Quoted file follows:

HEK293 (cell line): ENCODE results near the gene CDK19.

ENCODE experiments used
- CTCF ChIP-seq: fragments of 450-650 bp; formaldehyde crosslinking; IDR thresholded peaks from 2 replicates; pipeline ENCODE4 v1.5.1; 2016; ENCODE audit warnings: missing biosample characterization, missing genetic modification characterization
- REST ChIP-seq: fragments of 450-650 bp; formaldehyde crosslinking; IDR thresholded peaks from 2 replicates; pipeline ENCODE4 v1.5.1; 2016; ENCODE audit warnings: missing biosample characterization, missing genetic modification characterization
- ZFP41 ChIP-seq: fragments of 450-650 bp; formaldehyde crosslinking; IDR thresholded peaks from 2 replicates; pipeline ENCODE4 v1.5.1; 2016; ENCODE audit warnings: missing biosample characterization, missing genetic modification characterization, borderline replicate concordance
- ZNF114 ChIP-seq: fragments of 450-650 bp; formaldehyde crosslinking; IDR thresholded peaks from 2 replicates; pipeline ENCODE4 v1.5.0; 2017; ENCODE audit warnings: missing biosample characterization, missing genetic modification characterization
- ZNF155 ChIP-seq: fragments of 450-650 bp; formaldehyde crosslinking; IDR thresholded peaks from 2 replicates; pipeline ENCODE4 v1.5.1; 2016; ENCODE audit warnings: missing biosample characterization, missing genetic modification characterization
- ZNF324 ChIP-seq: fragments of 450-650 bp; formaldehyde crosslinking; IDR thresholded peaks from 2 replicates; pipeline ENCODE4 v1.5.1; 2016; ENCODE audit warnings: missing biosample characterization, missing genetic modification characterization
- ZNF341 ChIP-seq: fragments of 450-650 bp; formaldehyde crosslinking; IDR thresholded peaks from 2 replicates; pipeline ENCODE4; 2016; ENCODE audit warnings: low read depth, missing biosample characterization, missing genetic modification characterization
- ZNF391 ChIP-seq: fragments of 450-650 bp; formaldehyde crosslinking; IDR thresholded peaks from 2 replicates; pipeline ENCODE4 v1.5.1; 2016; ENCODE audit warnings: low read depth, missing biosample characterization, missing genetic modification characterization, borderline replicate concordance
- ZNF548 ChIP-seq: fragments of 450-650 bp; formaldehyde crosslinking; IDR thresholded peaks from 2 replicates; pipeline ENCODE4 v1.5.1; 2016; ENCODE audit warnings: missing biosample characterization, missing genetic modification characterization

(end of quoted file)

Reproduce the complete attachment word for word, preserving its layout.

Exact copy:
HEK293 (cell line): ENCODE results near the gene CDK19.

ENCODE experiments used
- CTCF ChIP-seq: fragments of 450-650 bp; formaldehyde crosslinking; IDR thresholded peaks from 2 replicates; pipeline ENCODE4 v1.5.1; 2016; ENCODE audit warnings: missing biosample characterization, missing genetic modification characterization
- REST ChIP-seq: fragments of 450-650 bp; formaldehyde crosslinking; IDR thresholded peaks from 2 replicates; pipeline ENCODE4 v1.5.1; 2016; ENCODE audit warnings: missing biosample characterization, missing genetic modification characterization
- ZFP41 ChIP-seq: fragments of 450-650 bp; formaldehyde crosslinking; IDR thresholded peaks from 2 replicates; pipeline ENCODE4 v1.5.1; 2016; ENCODE audit warnings: missing biosample characterization, missing genetic modification characterization, borderline replicate concordance
- ZNF114 ChIP-seq: fragments of 450-650 bp; formaldehyde crosslinking; IDR thresholded peaks from 2 replicates; pipeline ENCODE4 v1.5.0; 2017; ENCODE audit warnings: missing biosample characterization, missing genetic modification characterization
- ZNF155 ChIP-seq: fragments of 450-650 bp; formaldehyde crosslinking; IDR thresholded peaks from 2 replicates; pipeline ENCODE4 v1.5.1; 2016; ENCODE audit warnings: missing biosample characterization, missing genetic modification characterization
- ZNF324 ChIP-seq: fragments of 450-650 bp; formaldehyde crosslinking; IDR thresholded peaks from 2 replicates; pipeline ENCODE4 v1.5.1; 2016; ENCODE audit warnings: missing biosample characterization, missing genetic modification characterization
- ZNF341 ChIP-seq: fragments of 450-650 bp; formaldehyde crosslinking; IDR thresholded peaks from 2 replicates; pipeline ENCODE4; 2016; ENCODE audit warnings: low read depth, missing biosample characterization, missing genetic modification characterization
- ZNF391 ChIP-seq: fragments of 450-650 bp; formaldehyde crosslinking; IDR thresholded peaks from 2 replicates; pipeline ENCODE4 v1.5.1; 2016; ENCODE audit warnings: low read depth, missing biosample characterization, missing genetic modification characterization, borderline replicate concordance
- ZNF548 ChIP-seq: fragments of 450-650 bp; formaldehyde crosslinking; IDR thresholded peaks from 2 replicates; pipeline ENCODE4 v1.5.1; 2016; ENCODE audit warnings: missing biosample characterization, missing genetic modification characterization